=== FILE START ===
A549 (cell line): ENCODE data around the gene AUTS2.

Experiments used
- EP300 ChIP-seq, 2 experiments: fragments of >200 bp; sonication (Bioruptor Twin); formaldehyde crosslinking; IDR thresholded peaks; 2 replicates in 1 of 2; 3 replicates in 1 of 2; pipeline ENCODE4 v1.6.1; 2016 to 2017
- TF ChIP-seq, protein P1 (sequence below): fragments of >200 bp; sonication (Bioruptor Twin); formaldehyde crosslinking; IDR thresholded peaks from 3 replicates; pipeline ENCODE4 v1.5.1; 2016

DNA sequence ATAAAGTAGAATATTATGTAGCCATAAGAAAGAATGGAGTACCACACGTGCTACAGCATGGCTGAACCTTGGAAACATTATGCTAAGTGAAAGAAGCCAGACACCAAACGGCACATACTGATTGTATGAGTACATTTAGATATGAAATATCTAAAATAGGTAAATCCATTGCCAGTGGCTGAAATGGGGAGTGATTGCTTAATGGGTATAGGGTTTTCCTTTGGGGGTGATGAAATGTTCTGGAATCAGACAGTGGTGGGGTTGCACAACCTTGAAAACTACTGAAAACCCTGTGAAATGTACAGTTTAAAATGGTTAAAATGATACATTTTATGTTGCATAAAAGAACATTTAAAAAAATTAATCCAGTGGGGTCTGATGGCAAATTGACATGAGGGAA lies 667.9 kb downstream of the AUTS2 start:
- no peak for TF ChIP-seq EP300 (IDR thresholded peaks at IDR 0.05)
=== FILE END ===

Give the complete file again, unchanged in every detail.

A549 (cell line): ENCODE data around the gene AUTS2.

Experiments used
- EP300 ChIP-seq, 2 experiments: fragments of >200 bp; sonication (Bioruptor Twin); formaldehyde crosslinking; IDR thresholded peaks; 2 replicates in 1 of 2; 3 replicates in 1 of 2; pipeline ENCODE4 v1.6.1; 2016 to 2017
- TF ChIP-seq, protein P1 (sequence below): fragments of >200 bp; sonication (Bioruptor Twin); formaldehyde crosslinking; IDR thresholded peaks from 3 replicates; pipeline ENCODE4 v1.5.1; 2016

DNA sequence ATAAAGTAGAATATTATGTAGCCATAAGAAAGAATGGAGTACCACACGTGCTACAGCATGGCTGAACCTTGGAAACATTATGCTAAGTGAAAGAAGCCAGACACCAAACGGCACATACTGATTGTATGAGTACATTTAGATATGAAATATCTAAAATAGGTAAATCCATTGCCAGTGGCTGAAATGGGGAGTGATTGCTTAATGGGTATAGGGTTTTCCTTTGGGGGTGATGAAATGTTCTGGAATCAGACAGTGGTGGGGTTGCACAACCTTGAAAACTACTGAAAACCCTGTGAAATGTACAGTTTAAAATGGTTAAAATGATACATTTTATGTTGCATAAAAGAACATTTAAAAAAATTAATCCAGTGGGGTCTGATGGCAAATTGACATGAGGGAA lies 667.9 kb downstream of the AUTS2 start:
- no peak for TF ChIP-seq EP300 (IDR thresholded peaks at IDR 0.05)